Peter Molyneux, the brains behind Fable and the ill-fated Project Milo, has assured fans that he is currently working on the biggest and most outrageous lie of his career, a lie so grand in scope and vision that it will change gaming, perhaps even life as we know it, forever.
The self-proclaimed king of really big fibs recently left Lionhead, the Microsoft owned studio he founded 15 years ago, to set up 22Cans – the name being a subtle reference to the amount of beer he had consumed the night he decided to go it alone. However, Molyneux is adamant that his ninja-like skills of deception remain unscathed and that his next lie will change everything.
“I know people don’t trust me”, Molyneux said. “But you’re just going to have to believe me when I say that my next lie will be totally mind-blowing, a real step change for the industry. Sure, there have been some fantastic lies over the last few years, and I really respect developers like Guerrilla Games for pushing the boundaries with their brilliantly deceptive CGI demos. But compared to the lie I’m working on at the moment… Well, let’s just say it’s in a completely different league.”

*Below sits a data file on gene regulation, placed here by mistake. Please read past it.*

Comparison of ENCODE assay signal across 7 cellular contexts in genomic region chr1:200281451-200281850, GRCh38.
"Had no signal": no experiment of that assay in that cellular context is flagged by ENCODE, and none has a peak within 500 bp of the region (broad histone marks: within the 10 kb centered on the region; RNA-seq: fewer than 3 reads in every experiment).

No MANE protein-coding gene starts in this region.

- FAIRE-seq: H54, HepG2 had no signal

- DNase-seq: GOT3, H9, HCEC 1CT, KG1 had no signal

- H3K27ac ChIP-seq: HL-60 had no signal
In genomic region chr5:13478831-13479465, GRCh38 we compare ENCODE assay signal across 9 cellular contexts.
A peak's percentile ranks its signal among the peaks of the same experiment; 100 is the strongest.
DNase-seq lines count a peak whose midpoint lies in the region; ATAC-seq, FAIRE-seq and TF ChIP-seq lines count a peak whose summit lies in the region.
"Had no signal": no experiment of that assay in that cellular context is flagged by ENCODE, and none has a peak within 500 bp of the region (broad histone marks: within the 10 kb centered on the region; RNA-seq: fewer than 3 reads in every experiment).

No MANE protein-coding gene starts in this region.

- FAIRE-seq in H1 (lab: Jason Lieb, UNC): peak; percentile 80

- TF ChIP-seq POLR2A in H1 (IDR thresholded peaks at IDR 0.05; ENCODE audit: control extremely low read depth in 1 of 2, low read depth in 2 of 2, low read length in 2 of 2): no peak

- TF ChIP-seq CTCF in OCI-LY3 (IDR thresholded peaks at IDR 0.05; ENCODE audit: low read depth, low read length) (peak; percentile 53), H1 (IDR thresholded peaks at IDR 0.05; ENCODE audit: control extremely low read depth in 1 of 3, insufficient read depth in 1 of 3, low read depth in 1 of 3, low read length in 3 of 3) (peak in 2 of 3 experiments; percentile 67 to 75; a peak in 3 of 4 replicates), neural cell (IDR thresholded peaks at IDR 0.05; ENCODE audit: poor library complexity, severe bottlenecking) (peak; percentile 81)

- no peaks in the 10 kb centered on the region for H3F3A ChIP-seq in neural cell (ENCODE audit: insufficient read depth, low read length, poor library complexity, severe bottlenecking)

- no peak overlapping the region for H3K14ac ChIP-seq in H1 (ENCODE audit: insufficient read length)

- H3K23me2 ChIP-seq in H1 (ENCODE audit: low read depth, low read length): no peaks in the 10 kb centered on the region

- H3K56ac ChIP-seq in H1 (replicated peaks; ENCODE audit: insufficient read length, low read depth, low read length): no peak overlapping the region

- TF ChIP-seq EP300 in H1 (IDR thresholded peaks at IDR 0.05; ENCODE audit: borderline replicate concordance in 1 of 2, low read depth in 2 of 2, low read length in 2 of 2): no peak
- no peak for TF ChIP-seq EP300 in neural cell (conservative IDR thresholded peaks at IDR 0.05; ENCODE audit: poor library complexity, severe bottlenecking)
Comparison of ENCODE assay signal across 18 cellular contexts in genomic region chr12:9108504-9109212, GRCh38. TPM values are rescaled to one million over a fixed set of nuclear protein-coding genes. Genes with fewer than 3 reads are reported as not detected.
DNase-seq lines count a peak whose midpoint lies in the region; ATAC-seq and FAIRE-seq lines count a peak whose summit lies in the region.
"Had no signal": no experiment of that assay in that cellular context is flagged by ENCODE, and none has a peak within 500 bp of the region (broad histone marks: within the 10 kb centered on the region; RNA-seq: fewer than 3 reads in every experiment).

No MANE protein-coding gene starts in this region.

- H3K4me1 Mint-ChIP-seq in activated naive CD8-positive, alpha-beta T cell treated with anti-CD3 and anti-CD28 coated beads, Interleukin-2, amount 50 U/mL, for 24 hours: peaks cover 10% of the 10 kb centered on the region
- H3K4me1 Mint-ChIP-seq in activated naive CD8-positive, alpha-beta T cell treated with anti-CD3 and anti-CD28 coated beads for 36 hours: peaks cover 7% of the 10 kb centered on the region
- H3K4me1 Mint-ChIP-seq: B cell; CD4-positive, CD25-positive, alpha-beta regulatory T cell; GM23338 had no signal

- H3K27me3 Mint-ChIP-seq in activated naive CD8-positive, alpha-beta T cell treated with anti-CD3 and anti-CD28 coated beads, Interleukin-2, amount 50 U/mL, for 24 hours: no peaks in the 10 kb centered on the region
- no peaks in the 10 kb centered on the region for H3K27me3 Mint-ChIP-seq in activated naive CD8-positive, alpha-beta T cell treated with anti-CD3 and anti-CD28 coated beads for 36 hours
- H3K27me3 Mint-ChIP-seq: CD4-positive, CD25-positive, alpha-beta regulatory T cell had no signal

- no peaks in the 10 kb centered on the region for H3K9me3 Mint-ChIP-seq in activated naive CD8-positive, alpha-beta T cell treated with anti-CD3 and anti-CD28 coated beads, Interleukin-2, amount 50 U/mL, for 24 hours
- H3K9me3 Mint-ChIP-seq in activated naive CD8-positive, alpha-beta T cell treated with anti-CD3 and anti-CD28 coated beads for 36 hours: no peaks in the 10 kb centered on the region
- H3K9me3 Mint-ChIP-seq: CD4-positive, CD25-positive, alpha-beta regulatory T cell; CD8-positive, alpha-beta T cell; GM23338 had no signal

Asked why he thought his lies were so popular amongst gamers, Molyneux was happy to share some of his theories.
“Very few developers have managed to recapture the crushing realisation players experienced when they discovered they couldn’t really have children in Fable”, Molyneux chuckles. “Or the sheer anger they felt after spending countless hours unsuccessfully attempting to carve their initials into a tree. You just don’t forget those magical gaming moments.
“The mistake most developers make is that they admit to their lie well before their game launches, immediately lowering expectations and losing the element of surprise. My lies are popular because I sustain them right up to release. Whether it’s the fact that your decisions in Fable 2 mean jack shit in Fable 3, or that you can’t actually beat up your dog and leave it for dead, I believe in letting gamers discover the awful truth themselves.Tweet